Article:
Colorimetric detection of Ehrlichia canis via nucleic acid hybridization in gold nano-colloids

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Canine monocytic ehrlichiosis (CME) is a major thick-bone disease of dog caused by Ehrlichia canis. Detection of this causal agent outside the laboratory using conventional methods is not effective enough. Thus an assay for E. canis detection based on the p30 outer membrane protein gene was developed. It was based on the p30 gene amplification using loop-mediated isothermal DNA amplification (LAMP). The primer set specific to six areas within the target gene were designed and tested for their sensitivity and specificity. Detection of DNA signals was based on modulation of gold nanoparticles' surface properties and performing DNA/DNA hybridization using an oligonucleotide probe. Presence of target DNA affected the gold colloid nanoparticles in terms of particle aggregation with a plasmonic color change of the gold colloids from ruby red to purple, visible by the naked eye. All the assay steps were completed within 90 min including DNA extraction without relying on standard laboratory facilities. This method was very specific to target bacteria. Its sensitivity with probe hybridization was sufficient to detect 50 copies of target DNA. This method should provide an alternative choice for point of care control and management of the disease. © 2014 by the authors; licensee MDPI, Basel, Switzerland.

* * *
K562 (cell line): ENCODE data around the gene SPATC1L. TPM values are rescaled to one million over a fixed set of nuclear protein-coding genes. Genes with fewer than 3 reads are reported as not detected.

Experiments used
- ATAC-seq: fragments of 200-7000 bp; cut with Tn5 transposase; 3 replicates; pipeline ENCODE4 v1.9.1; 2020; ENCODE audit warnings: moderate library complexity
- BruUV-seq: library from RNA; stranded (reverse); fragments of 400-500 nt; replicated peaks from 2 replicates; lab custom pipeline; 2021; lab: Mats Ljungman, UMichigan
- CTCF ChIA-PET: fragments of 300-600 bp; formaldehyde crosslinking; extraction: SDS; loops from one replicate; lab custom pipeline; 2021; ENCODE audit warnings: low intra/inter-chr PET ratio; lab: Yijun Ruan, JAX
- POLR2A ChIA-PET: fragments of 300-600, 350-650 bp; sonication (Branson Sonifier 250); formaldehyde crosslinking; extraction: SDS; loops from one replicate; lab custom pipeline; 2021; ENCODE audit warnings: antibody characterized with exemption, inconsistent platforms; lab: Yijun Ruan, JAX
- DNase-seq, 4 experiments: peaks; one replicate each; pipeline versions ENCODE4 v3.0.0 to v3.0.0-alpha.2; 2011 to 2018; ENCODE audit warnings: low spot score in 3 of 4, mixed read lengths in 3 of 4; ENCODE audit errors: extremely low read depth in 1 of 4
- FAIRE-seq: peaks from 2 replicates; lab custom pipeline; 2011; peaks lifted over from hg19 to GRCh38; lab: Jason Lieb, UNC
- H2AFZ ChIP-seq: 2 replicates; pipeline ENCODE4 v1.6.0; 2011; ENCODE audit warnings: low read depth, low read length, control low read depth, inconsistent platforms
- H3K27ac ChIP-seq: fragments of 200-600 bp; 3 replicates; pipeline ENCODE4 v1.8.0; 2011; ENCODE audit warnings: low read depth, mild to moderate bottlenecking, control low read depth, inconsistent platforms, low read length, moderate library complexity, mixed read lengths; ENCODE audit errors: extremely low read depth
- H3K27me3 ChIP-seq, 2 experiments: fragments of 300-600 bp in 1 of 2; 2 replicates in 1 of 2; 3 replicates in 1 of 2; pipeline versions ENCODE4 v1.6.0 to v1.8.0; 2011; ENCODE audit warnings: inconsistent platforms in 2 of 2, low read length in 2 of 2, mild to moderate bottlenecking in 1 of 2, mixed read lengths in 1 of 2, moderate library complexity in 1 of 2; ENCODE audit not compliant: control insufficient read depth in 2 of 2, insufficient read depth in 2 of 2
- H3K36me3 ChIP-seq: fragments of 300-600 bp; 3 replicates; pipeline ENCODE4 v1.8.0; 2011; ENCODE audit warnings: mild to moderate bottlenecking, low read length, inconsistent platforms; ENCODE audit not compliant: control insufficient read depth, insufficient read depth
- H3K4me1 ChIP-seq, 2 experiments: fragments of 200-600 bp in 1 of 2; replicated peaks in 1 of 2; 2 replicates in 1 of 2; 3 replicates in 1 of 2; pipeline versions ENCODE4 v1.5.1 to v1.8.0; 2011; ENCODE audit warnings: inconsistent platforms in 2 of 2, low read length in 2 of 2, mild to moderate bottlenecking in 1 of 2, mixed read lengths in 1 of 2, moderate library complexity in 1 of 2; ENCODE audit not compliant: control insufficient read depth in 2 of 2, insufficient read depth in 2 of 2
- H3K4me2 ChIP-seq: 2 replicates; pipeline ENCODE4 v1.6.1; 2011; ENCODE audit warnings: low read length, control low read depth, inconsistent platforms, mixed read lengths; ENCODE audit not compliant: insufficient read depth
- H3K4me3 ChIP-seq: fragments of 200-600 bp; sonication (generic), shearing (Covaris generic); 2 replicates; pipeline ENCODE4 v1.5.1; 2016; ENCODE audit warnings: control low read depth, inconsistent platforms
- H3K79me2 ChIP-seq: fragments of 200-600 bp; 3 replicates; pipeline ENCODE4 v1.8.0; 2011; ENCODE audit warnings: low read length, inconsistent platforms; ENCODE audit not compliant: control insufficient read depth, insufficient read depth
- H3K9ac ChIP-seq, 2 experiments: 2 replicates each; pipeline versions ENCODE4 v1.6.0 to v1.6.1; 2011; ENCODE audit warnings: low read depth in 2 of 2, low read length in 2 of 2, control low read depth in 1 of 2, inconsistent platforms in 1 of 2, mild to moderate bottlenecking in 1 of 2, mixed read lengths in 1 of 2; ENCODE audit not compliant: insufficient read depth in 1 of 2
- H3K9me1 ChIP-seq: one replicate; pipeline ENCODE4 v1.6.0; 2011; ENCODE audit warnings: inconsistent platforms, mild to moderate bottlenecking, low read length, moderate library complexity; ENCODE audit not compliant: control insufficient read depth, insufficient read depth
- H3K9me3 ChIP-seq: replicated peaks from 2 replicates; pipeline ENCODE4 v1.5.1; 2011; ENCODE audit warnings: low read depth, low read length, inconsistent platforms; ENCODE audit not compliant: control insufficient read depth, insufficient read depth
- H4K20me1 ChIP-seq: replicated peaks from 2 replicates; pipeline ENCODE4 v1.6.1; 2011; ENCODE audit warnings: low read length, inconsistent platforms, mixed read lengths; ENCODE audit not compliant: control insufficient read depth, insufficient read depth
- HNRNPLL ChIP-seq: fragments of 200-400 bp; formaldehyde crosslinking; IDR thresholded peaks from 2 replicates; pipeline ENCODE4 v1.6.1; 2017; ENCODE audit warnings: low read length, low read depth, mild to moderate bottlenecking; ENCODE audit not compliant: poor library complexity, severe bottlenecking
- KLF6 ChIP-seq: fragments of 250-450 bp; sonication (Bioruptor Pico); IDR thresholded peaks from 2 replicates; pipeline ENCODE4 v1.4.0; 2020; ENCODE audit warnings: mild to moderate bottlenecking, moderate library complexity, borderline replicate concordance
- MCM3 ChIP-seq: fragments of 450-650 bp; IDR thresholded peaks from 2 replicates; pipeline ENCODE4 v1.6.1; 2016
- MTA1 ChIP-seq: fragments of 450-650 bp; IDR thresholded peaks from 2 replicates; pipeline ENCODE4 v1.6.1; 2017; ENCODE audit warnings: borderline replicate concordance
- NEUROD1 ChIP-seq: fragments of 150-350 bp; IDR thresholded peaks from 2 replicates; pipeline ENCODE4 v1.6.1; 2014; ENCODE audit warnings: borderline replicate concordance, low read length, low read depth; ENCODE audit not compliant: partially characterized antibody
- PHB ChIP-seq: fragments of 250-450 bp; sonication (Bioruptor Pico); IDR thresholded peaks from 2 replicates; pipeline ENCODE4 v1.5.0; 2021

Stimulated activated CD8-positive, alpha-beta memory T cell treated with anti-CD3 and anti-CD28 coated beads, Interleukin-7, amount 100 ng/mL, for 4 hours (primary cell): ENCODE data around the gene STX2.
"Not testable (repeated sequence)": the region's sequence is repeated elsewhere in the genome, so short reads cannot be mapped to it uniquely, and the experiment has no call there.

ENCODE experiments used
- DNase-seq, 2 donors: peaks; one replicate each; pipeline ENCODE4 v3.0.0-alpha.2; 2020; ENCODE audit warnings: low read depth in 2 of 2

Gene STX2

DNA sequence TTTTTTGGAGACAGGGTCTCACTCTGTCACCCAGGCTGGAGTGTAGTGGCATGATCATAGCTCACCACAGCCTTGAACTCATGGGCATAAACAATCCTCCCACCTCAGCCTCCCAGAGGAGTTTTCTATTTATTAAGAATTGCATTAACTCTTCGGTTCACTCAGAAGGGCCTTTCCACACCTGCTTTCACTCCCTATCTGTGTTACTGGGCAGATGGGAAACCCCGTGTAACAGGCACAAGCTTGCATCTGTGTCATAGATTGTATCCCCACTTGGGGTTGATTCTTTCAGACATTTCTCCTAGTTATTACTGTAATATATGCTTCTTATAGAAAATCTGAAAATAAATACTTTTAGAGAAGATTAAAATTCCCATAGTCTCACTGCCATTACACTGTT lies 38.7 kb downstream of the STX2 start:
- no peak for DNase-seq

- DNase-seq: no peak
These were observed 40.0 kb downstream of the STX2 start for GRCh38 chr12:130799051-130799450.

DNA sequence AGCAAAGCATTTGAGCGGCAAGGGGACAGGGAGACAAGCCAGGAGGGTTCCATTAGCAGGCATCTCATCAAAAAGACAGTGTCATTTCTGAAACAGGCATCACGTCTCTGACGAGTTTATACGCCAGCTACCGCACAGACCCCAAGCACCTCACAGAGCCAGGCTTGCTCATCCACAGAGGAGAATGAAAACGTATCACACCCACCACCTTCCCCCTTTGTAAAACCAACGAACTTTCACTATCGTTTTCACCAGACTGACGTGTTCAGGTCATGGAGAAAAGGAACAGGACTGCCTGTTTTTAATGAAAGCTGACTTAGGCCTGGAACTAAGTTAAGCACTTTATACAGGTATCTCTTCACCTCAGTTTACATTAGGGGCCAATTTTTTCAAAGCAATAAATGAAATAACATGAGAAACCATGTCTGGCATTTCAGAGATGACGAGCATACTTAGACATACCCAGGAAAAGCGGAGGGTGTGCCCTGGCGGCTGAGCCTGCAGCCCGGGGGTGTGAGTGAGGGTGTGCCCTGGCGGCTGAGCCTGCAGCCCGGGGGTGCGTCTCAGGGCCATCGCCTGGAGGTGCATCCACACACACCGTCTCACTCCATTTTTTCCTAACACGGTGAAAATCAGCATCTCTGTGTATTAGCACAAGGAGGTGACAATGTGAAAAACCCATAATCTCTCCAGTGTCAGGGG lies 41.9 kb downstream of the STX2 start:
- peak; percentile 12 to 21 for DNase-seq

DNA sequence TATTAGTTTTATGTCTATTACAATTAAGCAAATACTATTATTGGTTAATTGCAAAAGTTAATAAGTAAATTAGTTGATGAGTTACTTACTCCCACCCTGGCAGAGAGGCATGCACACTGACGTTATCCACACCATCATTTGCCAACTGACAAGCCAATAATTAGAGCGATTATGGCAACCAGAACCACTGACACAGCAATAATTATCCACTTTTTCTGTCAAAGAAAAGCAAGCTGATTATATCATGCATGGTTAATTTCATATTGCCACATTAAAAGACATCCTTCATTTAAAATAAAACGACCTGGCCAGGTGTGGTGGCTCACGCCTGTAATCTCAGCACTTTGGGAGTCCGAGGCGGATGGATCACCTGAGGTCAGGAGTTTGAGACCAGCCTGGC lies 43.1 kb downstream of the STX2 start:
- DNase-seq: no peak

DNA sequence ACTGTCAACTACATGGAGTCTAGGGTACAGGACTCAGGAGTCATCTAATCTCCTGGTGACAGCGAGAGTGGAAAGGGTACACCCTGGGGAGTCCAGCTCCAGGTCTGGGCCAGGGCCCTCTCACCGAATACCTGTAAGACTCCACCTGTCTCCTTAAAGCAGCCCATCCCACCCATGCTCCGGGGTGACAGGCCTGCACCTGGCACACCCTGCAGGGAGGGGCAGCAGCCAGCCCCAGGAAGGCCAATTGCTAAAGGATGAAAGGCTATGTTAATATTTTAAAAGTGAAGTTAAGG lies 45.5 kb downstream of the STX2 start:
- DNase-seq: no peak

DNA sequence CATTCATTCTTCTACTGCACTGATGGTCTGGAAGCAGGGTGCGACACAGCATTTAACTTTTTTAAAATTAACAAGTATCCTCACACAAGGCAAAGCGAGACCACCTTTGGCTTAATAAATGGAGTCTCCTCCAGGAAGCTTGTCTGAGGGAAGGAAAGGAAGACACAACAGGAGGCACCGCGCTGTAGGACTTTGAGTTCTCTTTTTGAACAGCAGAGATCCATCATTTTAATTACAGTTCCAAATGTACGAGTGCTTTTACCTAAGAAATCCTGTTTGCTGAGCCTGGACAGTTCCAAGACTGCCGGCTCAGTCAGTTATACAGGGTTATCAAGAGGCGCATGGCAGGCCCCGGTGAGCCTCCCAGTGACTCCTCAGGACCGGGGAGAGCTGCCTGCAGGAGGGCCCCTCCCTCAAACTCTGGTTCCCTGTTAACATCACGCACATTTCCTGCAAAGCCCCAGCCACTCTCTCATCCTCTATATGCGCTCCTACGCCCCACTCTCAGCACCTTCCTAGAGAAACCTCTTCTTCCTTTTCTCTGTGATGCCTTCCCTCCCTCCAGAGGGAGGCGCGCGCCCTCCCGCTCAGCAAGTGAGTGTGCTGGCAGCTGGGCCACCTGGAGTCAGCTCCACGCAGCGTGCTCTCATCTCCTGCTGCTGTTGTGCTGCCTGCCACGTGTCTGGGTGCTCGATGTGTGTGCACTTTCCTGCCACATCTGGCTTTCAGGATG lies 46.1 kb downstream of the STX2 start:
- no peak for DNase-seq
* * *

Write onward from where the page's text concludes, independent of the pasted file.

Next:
Muangchuen, A., Chaumpluk, P., Suriyasomboon, A., & Ekgasit, S. (2014). Colorimetric detection of Ehrlichia canis via nucleic acid hybridization in gold nano-colloids. Sensors (Switzerland), 14(8), 14472–14487.

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